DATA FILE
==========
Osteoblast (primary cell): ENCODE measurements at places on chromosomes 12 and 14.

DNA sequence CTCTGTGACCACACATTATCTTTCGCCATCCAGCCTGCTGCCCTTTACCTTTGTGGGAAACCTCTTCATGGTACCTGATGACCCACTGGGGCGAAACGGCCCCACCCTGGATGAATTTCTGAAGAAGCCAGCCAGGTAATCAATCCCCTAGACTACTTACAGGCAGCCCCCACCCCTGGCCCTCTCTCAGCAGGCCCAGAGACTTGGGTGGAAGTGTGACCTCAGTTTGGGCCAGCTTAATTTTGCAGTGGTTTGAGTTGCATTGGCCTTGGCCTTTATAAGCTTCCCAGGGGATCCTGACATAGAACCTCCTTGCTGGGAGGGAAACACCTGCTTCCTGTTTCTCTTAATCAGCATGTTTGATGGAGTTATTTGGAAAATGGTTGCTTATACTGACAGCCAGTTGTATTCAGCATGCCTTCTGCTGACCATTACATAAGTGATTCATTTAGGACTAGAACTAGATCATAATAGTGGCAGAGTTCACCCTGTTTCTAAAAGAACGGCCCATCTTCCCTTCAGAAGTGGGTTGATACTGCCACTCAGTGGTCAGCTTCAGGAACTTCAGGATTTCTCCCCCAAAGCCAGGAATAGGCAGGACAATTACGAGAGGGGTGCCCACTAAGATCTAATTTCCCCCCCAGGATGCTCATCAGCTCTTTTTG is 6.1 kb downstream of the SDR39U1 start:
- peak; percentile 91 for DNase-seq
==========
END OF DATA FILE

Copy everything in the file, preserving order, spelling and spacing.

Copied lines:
Osteoblast (primary cell): ENCODE measurements at places on chromosomes 12 and 14.

DNA sequence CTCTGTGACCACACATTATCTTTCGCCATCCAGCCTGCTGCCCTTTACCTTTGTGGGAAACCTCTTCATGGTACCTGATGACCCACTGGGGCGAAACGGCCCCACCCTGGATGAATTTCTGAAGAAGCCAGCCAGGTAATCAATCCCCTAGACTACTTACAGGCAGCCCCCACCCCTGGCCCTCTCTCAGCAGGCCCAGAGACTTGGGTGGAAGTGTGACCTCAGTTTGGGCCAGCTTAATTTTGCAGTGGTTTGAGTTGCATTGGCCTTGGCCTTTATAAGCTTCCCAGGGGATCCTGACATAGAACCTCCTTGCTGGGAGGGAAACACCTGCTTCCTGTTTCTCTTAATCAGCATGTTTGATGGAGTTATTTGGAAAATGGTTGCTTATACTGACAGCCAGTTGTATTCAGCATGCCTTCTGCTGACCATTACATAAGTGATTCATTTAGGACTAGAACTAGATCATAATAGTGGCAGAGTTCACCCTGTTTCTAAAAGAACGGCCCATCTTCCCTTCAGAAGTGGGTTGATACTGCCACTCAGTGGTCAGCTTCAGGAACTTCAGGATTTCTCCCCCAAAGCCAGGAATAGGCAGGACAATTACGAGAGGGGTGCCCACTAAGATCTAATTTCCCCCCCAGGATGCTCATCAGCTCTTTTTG is 6.1 kb downstream of the SDR39U1 start:
- peak; percentile 91 for DNase-seq